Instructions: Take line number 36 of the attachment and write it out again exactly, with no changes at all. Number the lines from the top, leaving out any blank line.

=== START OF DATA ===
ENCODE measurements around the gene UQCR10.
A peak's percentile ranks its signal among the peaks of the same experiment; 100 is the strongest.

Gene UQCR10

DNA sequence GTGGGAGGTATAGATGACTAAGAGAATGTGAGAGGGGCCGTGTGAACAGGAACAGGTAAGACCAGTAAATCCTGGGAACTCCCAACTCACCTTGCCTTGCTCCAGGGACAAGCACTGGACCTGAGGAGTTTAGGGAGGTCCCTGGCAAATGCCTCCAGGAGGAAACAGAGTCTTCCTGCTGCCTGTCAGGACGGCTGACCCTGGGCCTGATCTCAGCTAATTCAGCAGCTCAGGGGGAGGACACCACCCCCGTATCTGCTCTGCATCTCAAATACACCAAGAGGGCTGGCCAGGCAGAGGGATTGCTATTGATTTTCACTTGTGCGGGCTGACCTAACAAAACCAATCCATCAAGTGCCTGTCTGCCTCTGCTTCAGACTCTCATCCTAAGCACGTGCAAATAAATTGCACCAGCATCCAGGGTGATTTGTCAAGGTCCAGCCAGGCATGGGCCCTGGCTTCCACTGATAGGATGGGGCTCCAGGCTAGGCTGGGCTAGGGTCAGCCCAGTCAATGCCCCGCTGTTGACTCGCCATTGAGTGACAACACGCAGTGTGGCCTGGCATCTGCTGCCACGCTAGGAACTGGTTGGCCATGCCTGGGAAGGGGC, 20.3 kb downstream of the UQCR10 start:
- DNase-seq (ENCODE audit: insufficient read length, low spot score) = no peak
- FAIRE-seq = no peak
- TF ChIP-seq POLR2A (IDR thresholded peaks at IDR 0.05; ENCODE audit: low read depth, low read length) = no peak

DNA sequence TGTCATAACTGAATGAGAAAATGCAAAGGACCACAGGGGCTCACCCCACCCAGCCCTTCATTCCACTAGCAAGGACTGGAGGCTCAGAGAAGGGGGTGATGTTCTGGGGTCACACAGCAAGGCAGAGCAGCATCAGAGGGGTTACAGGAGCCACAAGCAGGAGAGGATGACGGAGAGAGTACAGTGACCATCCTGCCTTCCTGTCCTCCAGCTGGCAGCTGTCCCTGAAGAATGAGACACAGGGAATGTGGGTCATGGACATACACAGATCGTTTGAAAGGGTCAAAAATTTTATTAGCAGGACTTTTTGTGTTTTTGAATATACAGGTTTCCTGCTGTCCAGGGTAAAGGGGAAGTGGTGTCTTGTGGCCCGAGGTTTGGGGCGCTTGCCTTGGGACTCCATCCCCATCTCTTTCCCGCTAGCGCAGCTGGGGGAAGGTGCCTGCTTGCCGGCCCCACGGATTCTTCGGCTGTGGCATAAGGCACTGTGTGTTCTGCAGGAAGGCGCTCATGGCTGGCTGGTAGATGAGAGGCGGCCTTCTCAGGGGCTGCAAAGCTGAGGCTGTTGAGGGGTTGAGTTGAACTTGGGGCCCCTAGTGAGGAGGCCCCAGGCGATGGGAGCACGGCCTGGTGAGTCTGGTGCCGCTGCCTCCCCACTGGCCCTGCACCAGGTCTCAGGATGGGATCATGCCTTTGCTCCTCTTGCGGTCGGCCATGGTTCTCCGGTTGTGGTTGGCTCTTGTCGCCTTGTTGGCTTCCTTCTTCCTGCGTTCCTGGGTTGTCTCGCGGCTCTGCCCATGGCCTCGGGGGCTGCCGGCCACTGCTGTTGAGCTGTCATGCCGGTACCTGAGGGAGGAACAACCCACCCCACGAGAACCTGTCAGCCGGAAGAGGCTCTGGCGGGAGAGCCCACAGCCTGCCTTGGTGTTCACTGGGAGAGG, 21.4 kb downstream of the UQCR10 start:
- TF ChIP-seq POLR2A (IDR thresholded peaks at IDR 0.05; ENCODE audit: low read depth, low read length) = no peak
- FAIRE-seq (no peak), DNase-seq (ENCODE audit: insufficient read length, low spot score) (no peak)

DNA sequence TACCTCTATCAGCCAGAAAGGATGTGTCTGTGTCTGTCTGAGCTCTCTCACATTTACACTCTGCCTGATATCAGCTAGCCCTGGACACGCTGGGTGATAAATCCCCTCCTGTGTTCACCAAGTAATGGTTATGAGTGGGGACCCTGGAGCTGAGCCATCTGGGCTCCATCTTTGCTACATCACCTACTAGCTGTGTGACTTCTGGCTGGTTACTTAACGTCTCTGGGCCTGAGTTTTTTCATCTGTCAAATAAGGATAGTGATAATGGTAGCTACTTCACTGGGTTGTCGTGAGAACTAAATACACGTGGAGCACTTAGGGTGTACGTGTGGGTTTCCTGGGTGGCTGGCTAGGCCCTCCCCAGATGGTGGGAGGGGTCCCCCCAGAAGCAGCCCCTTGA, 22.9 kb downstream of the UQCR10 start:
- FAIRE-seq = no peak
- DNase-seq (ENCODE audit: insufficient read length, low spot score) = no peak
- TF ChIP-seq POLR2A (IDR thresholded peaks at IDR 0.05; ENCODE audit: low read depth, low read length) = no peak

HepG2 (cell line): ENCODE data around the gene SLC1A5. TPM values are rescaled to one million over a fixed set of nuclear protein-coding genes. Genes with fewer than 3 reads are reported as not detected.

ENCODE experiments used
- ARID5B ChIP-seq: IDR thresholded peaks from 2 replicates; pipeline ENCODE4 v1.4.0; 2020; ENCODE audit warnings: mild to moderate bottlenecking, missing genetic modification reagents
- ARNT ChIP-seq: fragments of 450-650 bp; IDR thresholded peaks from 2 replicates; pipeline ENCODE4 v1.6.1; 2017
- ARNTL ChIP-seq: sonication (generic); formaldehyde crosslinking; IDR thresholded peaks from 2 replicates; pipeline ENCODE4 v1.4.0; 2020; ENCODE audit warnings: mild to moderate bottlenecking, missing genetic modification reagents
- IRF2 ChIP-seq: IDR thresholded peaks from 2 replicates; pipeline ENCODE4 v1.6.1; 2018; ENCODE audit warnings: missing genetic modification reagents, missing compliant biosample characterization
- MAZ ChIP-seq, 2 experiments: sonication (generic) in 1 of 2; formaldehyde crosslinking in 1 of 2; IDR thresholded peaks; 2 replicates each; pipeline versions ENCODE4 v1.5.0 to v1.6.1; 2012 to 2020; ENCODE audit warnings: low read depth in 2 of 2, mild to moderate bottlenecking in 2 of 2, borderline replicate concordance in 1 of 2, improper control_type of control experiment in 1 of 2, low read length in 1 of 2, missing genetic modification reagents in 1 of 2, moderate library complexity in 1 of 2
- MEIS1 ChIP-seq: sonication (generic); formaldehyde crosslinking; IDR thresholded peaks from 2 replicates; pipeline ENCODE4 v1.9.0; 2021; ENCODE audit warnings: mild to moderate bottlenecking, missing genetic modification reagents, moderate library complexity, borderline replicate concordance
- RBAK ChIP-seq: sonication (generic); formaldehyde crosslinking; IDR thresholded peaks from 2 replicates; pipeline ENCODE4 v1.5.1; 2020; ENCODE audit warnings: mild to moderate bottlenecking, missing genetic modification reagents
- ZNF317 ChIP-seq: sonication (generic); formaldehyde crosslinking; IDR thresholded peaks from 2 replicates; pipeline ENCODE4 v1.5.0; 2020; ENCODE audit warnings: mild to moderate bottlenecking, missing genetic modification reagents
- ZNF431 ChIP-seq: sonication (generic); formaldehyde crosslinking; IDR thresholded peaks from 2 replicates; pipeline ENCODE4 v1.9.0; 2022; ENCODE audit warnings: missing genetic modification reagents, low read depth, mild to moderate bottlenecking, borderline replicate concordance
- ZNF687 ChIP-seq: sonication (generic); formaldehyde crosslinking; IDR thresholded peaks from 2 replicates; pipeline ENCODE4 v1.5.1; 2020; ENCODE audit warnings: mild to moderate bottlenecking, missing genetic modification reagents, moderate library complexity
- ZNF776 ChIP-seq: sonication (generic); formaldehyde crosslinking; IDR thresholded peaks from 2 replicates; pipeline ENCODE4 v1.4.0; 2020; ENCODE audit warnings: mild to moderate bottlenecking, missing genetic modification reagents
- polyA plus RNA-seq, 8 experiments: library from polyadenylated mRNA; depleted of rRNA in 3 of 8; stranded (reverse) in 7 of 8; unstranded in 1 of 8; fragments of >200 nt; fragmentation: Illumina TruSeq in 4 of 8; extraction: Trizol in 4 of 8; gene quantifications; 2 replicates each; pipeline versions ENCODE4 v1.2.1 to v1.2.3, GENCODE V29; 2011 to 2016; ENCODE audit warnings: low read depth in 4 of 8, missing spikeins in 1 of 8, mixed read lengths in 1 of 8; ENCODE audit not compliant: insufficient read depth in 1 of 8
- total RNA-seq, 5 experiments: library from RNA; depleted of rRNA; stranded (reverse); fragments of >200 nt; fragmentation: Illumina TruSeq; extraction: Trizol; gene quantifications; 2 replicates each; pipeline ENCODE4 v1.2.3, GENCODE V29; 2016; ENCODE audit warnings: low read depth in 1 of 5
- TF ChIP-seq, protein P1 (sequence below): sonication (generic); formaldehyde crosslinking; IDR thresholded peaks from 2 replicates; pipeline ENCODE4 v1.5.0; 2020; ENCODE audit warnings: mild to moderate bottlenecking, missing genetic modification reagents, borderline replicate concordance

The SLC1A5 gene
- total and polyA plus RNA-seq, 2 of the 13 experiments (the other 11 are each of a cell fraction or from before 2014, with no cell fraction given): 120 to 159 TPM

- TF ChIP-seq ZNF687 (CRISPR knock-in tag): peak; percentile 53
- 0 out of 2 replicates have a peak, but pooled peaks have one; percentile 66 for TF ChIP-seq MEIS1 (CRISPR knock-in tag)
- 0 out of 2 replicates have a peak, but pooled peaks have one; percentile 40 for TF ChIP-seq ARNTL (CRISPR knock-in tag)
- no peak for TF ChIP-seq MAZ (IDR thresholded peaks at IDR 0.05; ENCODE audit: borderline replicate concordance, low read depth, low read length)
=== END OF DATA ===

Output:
- no peak for TF ChIP-seq MAZ (IDR thresholded peaks at IDR 0.05; ENCODE audit: borderline replicate concordance, low read depth, low read length)